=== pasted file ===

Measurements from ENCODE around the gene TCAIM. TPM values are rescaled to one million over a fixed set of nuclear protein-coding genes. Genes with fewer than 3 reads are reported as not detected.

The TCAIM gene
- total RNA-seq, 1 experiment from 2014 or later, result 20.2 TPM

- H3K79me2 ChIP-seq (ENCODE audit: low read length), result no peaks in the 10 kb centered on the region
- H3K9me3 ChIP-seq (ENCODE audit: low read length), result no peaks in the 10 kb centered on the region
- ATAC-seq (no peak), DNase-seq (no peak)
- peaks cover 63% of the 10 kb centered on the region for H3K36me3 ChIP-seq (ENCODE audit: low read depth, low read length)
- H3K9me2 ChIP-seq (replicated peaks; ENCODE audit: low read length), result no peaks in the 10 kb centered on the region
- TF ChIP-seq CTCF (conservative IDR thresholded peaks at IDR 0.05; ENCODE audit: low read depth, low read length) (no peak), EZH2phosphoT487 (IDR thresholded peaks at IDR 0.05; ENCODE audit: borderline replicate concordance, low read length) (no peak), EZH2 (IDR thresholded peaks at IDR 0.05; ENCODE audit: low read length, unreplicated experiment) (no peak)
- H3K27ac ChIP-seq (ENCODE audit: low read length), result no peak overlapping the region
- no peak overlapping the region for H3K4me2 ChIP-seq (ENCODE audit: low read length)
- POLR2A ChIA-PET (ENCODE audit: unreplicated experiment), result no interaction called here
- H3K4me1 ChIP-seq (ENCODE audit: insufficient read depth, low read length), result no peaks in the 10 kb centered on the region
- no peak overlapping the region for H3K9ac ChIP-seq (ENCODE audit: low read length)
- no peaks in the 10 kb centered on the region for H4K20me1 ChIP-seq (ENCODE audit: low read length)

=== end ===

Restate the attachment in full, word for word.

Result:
Measurements from ENCODE around the gene TCAIM. TPM values are rescaled to one million over a fixed set of nuclear protein-coding genes. Genes with fewer than 3 reads are reported as not detected.

The TCAIM gene
- total RNA-seq, 1 experiment from 2014 or later, result 20.2 TPM

- H3K79me2 ChIP-seq (ENCODE audit: low read length), result no peaks in the 10 kb centered on the region
- H3K9me3 ChIP-seq (ENCODE audit: low read length), result no peaks in the 10 kb centered on the region
- ATAC-seq (no peak), DNase-seq (no peak)
- peaks cover 63% of the 10 kb centered on the region for H3K36me3 ChIP-seq (ENCODE audit: low read depth, low read length)
- H3K9me2 ChIP-seq (replicated peaks; ENCODE audit: low read length), result no peaks in the 10 kb centered on the region
- TF ChIP-seq CTCF (conservative IDR thresholded peaks at IDR 0.05; ENCODE audit: low read depth, low read length) (no peak), EZH2phosphoT487 (IDR thresholded peaks at IDR 0.05; ENCODE audit: borderline replicate concordance, low read length) (no peak), EZH2 (IDR thresholded peaks at IDR 0.05; ENCODE audit: low read length, unreplicated experiment) (no peak)
- H3K27ac ChIP-seq (ENCODE audit: low read length), result no peak overlapping the region
- no peak overlapping the region for H3K4me2 ChIP-seq (ENCODE audit: low read length)
- POLR2A ChIA-PET (ENCODE audit: unreplicated experiment), result no interaction called here
- H3K4me1 ChIP-seq (ENCODE audit: insufficient read depth, low read length), result no peaks in the 10 kb centered on the region
- no peak overlapping the region for H3K9ac ChIP-seq (ENCODE audit: low read length)
- no peaks in the 10 kb centered on the region for H4K20me1 ChIP-seq (ENCODE audit: low read length)